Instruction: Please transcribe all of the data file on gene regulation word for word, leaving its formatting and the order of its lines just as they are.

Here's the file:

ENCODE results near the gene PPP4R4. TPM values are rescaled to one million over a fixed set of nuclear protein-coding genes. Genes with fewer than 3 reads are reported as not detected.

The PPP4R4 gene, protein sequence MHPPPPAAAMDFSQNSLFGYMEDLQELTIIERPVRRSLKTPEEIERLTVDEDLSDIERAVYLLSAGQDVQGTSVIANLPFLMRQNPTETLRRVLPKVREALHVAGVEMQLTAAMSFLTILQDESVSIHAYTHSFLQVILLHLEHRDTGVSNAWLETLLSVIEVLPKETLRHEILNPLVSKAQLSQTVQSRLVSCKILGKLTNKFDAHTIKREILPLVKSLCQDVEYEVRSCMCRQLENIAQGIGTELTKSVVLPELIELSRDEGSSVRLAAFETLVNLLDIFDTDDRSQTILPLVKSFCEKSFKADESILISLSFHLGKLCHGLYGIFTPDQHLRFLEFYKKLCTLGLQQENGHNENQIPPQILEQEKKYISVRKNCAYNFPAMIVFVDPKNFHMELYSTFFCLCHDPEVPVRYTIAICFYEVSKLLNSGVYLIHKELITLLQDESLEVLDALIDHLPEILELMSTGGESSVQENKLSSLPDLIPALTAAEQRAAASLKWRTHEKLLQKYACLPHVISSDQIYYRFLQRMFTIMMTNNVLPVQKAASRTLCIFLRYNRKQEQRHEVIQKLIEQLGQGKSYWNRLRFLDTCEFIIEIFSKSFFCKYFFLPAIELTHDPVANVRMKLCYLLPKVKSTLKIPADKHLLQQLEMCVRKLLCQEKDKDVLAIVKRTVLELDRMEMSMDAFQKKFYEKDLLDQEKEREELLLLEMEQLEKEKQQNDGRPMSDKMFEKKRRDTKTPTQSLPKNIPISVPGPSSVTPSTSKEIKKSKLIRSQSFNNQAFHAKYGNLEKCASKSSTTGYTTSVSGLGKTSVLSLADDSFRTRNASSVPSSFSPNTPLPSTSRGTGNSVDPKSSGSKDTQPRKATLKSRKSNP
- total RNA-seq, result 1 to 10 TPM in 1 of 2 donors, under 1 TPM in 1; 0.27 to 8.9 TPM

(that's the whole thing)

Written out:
ENCODE results near the gene PPP4R4. TPM values are rescaled to one million over a fixed set of nuclear protein-coding genes. Genes with fewer than 3 reads are reported as not detected.

The PPP4R4 gene, protein sequence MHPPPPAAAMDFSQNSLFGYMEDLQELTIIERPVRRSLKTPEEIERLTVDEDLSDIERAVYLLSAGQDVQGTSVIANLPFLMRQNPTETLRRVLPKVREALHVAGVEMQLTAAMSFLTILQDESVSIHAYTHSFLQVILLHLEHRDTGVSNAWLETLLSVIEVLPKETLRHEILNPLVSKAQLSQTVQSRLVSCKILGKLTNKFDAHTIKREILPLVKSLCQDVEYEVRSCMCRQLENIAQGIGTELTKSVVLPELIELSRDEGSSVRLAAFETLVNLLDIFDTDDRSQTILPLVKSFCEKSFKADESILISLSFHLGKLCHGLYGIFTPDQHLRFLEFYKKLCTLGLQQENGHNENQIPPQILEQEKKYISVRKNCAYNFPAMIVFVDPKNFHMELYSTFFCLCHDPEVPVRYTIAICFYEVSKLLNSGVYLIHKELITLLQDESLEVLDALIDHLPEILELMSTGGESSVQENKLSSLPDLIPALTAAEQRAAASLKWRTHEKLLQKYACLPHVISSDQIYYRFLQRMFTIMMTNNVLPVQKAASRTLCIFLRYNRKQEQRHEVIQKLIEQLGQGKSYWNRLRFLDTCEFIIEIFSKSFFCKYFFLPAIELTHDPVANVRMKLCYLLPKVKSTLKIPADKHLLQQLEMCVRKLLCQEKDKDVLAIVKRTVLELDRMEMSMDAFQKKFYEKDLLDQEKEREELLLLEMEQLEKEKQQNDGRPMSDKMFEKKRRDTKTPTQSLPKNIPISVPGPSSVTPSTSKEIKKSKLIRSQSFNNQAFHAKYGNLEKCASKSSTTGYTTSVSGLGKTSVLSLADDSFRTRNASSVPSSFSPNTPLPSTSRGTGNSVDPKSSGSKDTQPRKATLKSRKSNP
- total RNA-seq, result 1 to 10 TPM in 1 of 2 donors, under 1 TPM in 1; 0.27 to 8.9 TPM